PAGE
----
Hawaii Attorney General Doug Chin and the Hawaii Bankers Association have come out against EMV or “chip and PIN” technology for payment cards.
Their opposition comes at a time of transition in the American payments industry, with new regulations on fraud liability offering compelling merchants across the country to embrace EMV technology at the POS. This fall, the Attorney Generals of Georgia and Connecticut issued a public letter supporting the introduction of EMV technology and called on other Attorneys General across the US to add their support by signing the letter. The HBA and Attorney General Chin are now publicly opposing the letter on the grounds that it focuses too narrowly on chip and PIN technology and ignores the more advanced security offered by technologies such as biometric authentication; the HBA’s president has even specifically pointed to the prominence of the iPhone’s Touch ID security in arguing for the consideration of such security. (Georgia’s Attorney General has since retracted his support of the letter, as well.)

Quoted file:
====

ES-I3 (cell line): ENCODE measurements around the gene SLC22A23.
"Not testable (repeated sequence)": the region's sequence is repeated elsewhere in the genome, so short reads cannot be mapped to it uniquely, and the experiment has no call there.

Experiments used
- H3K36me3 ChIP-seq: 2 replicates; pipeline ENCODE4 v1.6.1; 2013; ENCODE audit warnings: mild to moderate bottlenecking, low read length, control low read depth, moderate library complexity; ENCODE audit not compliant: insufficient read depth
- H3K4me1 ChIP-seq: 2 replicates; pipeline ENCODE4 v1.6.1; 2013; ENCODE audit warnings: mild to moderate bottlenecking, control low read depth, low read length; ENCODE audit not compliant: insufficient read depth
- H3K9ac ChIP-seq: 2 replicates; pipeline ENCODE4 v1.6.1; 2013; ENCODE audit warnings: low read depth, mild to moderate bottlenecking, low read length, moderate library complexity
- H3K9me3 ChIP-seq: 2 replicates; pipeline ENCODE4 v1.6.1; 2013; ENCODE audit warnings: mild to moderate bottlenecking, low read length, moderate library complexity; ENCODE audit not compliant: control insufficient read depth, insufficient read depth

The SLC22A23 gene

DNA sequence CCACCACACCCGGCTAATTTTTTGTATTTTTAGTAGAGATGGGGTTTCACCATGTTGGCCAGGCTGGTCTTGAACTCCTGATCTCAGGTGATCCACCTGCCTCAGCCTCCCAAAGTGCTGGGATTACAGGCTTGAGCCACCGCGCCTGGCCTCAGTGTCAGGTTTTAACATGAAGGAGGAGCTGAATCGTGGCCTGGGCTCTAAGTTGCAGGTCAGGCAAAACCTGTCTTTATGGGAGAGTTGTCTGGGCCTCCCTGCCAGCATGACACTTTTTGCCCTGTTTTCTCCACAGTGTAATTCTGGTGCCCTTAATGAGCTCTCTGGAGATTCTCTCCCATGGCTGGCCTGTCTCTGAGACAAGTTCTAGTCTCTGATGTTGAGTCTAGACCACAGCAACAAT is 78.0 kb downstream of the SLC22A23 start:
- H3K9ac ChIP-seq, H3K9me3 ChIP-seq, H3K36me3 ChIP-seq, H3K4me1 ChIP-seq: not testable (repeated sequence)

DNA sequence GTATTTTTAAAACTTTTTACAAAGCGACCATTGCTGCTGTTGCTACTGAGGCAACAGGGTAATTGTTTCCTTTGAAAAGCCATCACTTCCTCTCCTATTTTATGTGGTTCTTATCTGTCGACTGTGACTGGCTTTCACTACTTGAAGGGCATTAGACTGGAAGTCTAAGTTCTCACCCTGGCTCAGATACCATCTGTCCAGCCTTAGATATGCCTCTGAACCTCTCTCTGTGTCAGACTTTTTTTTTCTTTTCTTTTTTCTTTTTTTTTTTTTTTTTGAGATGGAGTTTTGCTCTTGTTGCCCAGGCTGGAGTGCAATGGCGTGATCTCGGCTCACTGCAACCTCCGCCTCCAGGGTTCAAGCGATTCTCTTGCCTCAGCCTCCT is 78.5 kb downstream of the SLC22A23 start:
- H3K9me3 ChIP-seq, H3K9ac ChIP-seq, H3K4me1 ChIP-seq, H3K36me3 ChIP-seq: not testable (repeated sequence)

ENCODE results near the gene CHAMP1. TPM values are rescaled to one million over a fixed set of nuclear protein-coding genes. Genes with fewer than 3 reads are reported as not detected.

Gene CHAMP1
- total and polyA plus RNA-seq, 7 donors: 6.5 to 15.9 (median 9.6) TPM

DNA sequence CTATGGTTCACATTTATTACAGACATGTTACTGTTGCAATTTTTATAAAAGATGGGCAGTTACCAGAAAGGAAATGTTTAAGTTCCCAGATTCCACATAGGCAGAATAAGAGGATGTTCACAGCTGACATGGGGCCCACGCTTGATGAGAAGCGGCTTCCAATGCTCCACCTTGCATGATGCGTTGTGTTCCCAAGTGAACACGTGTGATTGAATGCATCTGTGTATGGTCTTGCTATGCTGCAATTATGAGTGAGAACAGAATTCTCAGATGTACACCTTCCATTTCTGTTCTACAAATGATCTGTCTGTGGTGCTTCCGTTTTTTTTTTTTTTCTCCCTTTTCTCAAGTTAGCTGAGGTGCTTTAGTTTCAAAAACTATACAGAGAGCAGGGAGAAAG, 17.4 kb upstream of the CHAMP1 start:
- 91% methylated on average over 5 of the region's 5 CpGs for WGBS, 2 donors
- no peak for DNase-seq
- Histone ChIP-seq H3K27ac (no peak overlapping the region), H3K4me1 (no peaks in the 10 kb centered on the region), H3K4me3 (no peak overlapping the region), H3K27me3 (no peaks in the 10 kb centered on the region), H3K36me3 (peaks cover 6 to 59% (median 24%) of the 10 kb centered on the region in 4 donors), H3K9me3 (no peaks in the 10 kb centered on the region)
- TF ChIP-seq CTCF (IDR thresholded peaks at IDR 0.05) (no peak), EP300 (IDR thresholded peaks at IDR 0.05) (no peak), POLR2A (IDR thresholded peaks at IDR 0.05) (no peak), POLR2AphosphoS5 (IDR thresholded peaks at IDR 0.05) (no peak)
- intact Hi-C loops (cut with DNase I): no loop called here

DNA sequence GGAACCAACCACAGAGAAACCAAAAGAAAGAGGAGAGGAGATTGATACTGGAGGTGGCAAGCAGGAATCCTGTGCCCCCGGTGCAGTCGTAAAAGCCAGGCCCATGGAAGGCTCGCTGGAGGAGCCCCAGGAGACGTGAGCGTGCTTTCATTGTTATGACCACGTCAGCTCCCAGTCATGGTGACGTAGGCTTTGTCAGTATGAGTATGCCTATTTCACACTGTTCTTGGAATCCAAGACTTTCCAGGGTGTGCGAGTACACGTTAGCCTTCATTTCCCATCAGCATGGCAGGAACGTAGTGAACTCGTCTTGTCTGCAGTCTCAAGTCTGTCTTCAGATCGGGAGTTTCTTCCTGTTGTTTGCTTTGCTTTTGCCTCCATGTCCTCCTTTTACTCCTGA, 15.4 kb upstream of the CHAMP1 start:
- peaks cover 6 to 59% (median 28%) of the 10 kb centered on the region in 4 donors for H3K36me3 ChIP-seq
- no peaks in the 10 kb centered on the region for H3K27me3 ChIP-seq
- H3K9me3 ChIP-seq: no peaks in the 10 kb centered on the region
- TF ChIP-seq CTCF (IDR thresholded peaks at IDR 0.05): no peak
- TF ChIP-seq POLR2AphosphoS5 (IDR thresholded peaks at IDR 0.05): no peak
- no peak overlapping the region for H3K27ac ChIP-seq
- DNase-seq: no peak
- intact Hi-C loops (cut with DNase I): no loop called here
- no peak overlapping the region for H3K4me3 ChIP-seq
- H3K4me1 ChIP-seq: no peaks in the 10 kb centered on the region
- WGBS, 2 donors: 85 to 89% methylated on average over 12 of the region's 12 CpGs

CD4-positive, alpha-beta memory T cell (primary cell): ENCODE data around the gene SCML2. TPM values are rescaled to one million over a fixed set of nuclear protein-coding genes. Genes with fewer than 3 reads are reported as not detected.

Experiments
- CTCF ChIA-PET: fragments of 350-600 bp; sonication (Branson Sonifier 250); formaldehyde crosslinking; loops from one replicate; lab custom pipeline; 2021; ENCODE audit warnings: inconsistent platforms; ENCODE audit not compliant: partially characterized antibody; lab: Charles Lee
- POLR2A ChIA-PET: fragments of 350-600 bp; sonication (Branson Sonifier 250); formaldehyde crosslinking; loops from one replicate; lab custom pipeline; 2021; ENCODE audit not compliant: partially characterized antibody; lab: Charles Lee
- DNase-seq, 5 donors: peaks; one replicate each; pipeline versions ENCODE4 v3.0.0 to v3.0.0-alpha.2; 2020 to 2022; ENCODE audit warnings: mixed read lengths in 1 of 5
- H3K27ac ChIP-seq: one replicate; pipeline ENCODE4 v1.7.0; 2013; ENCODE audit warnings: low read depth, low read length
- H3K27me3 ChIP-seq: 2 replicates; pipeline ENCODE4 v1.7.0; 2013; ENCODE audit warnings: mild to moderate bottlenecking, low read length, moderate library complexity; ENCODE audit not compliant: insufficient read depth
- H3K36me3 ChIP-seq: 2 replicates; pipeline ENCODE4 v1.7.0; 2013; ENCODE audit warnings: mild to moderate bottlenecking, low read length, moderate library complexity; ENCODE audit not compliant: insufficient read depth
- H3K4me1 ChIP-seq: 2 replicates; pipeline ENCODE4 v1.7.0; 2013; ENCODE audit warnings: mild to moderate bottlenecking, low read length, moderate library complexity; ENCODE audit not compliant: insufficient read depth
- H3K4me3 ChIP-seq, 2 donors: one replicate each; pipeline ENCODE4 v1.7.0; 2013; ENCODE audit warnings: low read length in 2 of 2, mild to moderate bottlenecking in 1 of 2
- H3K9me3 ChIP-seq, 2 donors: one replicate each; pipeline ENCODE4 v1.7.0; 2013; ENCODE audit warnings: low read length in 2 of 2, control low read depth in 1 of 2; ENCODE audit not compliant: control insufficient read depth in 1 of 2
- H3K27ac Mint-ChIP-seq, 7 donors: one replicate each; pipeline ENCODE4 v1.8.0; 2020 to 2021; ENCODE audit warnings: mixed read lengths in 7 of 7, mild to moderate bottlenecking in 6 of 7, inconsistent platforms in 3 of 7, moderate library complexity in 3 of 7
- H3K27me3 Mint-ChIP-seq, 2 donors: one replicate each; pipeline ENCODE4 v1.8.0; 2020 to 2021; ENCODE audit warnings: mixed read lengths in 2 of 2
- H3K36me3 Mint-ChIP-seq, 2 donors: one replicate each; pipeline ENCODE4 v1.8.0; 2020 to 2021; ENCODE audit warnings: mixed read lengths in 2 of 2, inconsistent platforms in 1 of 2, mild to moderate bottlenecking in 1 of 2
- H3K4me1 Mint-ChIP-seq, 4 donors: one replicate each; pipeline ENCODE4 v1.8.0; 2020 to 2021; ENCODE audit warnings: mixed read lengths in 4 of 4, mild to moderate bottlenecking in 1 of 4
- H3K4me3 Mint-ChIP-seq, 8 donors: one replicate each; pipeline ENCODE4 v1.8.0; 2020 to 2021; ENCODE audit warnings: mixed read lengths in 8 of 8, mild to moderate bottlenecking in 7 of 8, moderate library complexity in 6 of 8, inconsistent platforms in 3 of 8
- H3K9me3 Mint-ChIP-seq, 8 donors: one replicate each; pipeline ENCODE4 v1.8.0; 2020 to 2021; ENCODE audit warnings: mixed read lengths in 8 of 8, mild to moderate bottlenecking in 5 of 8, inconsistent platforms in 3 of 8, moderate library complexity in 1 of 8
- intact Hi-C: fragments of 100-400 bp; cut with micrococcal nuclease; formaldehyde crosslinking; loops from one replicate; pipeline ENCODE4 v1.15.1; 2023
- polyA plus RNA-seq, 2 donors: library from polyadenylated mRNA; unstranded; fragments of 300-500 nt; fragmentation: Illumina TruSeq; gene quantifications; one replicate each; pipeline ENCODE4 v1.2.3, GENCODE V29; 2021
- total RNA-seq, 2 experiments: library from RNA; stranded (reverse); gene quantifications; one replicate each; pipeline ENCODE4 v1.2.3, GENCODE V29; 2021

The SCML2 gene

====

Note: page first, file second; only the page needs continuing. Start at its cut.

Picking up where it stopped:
The issue helps to highlight the complexity of security in the digital transformation sweeping across the payments industry. The FBI also recently issued a PSA highlighting the limits of EMV security, but at the same time it acknowledged EMV as offering better security than standard PINs; and the head of the National Association of Federal Credit Unions (NAFCU) has also been keen to insist that EMV technology “is not a silver bullet” when it comes to fighting fraud.
It may be a case of the perfect being made the enemy of the good. EMV technology is undeniably more secure than standard PIN security, but it doesn’t stand as an entirely separate option from biometric security; in fact, the two often go together, as in the case of Apple Pay. But as the entire US payments industry struggles to adapt to a changing technological landscape, it’s fair to expect more confusion over these issues in the coming months.
Source: Pacific Business News
(Originally posted on FindBiometrics)